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By jim.kaufmann | November 1, 2018
The Architect of the Capitol selects the annual U.S. Capitol Christmas Tree in consultation with the United States Forest Service.
History & Discoveries

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By michele.cohen | July 17, 2018
Women have long played roles in Capitol art. In the 19th century, they appeared primarily as allegorical figures in murals and architectural sculpture representing ideals, not individuals. However, as women took on more prominent positions in society and won basic rights (such as the vote, in 1920)
History & Discoveries

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By franklin.bradley | June 28, 2018
The night before his assassination, President Lincoln dreamed that he was standing in a ship under full sail, rapidly approaching an indefinite shore. He reported having this dream before every major event of his presidency. Although those dreams were surely symbolic, Lincoln entered and left
History & Discoveries

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By laura.trivers | June 21, 2018
The Capitol Visitor Center serves as the main entrance for visitors to the U.S. Capitol. It is a facility rich with informational exhibits, two gift shops, a cafe and two orientation theaters to enhance the visitor experience. AGE 10-YEARS OLD In December 2018, the Capitol Visitor Center (CVC) will
Behind the Scenes

Article

By antonio.edmonds | May 14, 2018
As Director of Security Programs (OSP) for the Architect of the Capitol, keeping the U.S. Capitol campus safe is job one. And it is also a team effort – one that could not happen without the dedication and professionalism of the United States Capitol Police (USCP). This week, during the observation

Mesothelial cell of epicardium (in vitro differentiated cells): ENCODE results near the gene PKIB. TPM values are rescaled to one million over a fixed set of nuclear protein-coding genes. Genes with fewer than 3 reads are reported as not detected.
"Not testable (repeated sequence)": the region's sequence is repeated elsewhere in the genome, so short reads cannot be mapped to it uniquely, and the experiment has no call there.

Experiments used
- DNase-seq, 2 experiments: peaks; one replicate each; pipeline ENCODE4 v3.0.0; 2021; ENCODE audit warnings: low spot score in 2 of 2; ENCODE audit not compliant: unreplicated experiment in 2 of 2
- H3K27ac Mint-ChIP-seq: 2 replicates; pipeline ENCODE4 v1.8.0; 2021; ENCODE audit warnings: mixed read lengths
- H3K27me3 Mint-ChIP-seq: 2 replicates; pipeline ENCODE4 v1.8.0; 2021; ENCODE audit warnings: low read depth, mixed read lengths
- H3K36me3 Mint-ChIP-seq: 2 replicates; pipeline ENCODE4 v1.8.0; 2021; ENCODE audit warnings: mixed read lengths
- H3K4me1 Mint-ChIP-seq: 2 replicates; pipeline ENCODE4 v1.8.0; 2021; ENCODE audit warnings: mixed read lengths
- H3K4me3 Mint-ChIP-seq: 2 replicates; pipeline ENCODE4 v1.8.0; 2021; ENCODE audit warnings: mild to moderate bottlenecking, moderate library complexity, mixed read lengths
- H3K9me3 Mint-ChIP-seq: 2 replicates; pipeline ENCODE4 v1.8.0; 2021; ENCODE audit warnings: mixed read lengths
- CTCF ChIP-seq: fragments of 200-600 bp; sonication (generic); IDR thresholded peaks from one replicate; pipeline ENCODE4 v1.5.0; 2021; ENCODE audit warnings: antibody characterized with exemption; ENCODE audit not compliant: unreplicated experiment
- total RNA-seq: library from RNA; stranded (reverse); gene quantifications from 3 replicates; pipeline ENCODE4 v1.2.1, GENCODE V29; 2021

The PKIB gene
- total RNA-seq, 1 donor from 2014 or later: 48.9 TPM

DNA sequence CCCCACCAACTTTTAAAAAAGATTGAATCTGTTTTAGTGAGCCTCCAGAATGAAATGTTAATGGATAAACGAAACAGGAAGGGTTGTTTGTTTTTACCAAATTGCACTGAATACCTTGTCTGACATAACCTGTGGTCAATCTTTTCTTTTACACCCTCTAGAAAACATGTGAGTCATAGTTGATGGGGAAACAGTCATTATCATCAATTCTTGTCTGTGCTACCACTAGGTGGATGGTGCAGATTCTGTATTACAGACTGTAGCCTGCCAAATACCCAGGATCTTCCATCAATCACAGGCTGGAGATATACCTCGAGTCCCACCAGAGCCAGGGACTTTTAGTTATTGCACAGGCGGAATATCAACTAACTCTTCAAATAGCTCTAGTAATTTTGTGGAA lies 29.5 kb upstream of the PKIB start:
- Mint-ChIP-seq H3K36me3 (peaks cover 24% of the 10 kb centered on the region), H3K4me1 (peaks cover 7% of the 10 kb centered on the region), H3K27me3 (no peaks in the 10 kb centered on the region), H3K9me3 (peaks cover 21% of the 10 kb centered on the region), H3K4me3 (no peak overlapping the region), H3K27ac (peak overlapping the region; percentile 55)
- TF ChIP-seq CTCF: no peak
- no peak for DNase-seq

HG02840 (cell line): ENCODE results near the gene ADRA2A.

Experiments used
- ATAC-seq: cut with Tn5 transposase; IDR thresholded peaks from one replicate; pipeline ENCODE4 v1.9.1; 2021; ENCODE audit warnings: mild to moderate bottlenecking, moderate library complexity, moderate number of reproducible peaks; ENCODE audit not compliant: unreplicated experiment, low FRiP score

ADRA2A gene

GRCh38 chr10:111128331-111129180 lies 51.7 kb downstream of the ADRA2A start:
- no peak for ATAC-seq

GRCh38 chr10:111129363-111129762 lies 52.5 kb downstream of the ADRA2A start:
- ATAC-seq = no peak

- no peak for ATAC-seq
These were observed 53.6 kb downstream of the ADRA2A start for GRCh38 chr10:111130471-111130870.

History & Discoveries

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By michele.cohen | April 17, 2018
Since 1863, Thomas Crawford's marble sculptural group "Progress of Civilization" has stood in the pediment above the Senate doors on the East Front of the Capitol. Its details have always been difficult to see from the ground, but the scaffold erected for the recent stone restoration project allowed
History & Discoveries

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By franklin.bradley | March 30, 2018
In March, we celebrate Women's History Month as bursts of bright color spring from blossoms across the campus. Just as these first flowers must be the most hardy to survive the blustery transition from winter into spring, the women represented around the U.S. Capitol are no shrinking violets. Don't
History & Discoveries

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By erin.nelson | March 27, 2018
Since its founding in 1793, the United States Capitol Building has been an enduring symbol of freedom and the democratic process that happens within its walls. Photos of the building are in no short supply, especially in Washington, D.C., where the 288-foot tall building looms in the skyline. Photos